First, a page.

Informatics brings the computational sciences together with the arts, the humanities, and the biological, health, information, natural, and social sciences in an interdisciplinary effort to solve problems. It uses algorithmic techniques and the power of computing to acquire and manipulate data, extract new knowledge, and ultimately examine existing and new problems from broad perspectives.
The major in informatics provides students with the necessary training for employment in careers such as software development, user experience, and information management. It provides good preparation for graduate study in a variety of disciplines.
The Iowa informatics degree develops a student's competence in programming, data analysis, usability and user experience, and data-driven app development with an emphasis on problems in a particular cognate discipline.
In addition, Iowa's Computer Science Department offers faculty who are internationally renowned for their research, extensive and specialized resources for students, and an excellent record of graduates finding jobs and being accepted to graduate school.
Informatics students also can pursue individual research projects and work one-on-one with a professor in a specialized field.
The department also offers a degree in Computer Science, which has a stronger focus on computational foundations than the informatics program.
Students interested in this major need to meet the requirements for admission to the College of Liberal Arts and Sciences.
Iowa graduates have a 95 percent job/grad school placement rate within six months of graduation. Our Pomerantz Career Center offers multiple resources to help students find internships and jobs.
Internships are strongly encouraged for career preparation and often lead to full-time employment after graduation. Many are available with high-profile companies such as John Deere, Collins Aerospace, Cerner Corporation, State Farm Insurance, Pearson, IBM, and Microsoft, which have strong, long-standing relationships with the department.
Computer science and informatics graduates work primarily in two market sectors. One includes the software and computer industries, from small start-ups to giants such as Microsoft, Google, and Amazon. These offer job opportunities in software development and design, systems analysis, user-interface development and design, web development, and many other areas.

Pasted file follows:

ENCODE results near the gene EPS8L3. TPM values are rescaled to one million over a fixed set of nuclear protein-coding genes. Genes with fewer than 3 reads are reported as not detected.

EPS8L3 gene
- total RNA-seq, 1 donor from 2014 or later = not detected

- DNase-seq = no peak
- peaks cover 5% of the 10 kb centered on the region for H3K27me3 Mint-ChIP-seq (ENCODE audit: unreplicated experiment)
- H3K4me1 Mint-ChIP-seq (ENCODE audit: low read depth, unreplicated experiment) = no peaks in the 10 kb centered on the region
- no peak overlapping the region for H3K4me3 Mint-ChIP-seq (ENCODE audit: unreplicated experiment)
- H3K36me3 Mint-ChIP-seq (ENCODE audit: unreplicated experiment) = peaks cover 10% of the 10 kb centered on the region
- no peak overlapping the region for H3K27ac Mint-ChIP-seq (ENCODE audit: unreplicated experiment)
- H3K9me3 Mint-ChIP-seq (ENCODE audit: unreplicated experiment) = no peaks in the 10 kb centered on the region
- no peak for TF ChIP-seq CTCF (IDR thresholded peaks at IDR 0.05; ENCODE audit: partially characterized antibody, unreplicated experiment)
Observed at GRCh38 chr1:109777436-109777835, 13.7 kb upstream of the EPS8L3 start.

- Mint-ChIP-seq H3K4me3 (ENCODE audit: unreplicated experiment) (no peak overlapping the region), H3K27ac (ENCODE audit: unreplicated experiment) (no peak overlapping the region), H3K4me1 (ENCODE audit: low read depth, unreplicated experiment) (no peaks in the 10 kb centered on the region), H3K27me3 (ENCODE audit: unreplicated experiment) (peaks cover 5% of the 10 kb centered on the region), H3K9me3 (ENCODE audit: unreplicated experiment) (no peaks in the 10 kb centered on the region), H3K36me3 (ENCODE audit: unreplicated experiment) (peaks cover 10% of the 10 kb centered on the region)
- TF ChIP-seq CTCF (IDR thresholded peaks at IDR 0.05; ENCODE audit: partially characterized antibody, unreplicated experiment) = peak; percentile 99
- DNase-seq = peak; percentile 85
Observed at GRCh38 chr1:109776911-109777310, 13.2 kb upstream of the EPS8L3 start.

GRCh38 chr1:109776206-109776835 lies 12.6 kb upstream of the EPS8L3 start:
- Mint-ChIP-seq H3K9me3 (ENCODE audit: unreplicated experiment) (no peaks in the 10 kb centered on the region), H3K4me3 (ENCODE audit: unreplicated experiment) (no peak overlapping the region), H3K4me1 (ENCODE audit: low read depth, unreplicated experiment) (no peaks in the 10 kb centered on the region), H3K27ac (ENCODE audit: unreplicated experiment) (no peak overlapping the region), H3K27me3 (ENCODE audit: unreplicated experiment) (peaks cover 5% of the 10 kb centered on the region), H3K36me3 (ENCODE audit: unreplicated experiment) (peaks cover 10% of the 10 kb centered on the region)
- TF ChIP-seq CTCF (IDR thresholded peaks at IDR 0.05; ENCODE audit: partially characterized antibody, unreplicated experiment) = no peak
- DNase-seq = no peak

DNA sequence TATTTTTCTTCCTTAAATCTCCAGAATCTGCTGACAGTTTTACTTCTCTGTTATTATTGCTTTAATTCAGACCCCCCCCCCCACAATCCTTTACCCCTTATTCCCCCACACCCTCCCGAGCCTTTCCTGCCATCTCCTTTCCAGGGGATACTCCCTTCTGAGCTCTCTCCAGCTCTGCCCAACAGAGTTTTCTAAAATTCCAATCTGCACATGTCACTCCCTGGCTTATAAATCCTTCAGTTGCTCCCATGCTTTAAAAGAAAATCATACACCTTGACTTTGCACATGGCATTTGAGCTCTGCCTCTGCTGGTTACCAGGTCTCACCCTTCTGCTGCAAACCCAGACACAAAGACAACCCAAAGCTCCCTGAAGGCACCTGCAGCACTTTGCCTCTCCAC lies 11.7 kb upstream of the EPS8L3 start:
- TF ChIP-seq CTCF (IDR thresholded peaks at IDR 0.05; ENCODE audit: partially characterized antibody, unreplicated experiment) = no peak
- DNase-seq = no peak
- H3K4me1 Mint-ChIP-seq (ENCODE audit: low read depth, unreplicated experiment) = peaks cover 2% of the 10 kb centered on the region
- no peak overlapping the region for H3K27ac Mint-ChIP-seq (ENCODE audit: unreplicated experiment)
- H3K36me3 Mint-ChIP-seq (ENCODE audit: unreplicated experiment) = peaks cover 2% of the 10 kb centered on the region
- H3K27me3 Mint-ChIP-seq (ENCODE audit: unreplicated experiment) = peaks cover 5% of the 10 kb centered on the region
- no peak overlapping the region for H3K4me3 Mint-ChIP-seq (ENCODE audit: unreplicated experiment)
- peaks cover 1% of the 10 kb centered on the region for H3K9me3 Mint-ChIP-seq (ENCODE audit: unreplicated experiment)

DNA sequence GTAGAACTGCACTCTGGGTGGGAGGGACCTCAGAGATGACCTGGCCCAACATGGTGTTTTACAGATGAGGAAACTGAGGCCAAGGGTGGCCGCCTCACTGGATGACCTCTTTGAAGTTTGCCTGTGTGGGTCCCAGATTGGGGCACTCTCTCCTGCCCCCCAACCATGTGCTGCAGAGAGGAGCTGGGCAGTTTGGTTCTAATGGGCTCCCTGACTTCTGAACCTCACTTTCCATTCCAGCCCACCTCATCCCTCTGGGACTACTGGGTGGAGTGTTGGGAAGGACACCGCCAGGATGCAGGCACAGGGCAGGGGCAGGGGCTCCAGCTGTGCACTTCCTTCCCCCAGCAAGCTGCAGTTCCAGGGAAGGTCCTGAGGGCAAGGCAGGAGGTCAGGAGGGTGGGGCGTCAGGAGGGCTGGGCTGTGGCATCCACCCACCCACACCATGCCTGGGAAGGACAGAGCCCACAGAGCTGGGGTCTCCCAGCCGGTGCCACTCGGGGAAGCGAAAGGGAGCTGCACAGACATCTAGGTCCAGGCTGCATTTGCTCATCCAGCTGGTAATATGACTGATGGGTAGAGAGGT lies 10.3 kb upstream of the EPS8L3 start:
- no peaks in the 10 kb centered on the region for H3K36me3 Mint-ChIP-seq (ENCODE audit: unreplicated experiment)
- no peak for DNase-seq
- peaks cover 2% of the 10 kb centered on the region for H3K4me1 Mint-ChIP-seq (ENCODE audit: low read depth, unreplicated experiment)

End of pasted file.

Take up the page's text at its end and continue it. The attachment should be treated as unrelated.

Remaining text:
Another sector is made up of organizations whose primary business is not computing, such as banks, insurance, and other financial groups; health care organizations; consulting, media, and legal firms; entertainment companies; and the military.
About one-third of our graduates go into research or pursue graduate studies in computer science, business, or other areas for which computer science provides a strong foundation.
In addition to more than 500 student organizations, Iowa students choose from more than 100 study abroad programs and multiple undergraduate research opportunities.
Computing-related student groups on campus include Women in Informatics and Computer Science and the student chapter of the Association for Computing Machinery.
The University of Iowa provides a variety of scholarships to eligible undergraduate students through the Iowa Scholarship Portal. Scholarships are available to first-year, transfer, and currently enrolled students. For additional details on scholarships for your program of study, check directly with the department or college.
The computer science department has several corporate scholarships available each year to computer science and informatics majors in their second year and beyond. Recent and current scholarship sponsors include John Deere, Collins Aerospace, Cerner Corporation, the Principal Financial Group, and the Gerard P. Weeg Scholarship Foundation, the Goldwater Scholarship, and the George S. Schaeffer Scholarships.
The Office of Admissions and the Office of Student Financial Aid are great resources for students seeking scholarships.
The curriculum for the BA and BS programs combines fundamental and practical computing knowledge with a cognate area in the liberal arts and sciences. The intent is to provide the necessary background and skills to work at the interface of computing and another discipline.
All informatics students complete the informatics core course work, an informatics elective, and an approved set of six or more courses in the cognate area. Core course work includes:
- Introduction to Computer Science
- Programming for Informatics
- Analyzing Data for Informatics
- Human-Computer Interaction for Informatics
- Server-Side Development for Informatics
- Informatics Project
Cognate areas for students in the BA program include art, economics, geoinformatics, health informatics, human-computer interaction, linguistics, music, social informatics, or an individualized cognate drawn from one department or an appropriate mix of departments.
Cognate areas for students in the BS program include bioinformatics or an individualized cognate drawn from one department or an appropriate mix of departments.
In addition to course work for the major, students must complete the GE CLAS Core requirements.
See Computer Science in the UI General Catalog to learn about course work for the major or minor and graduating with honors.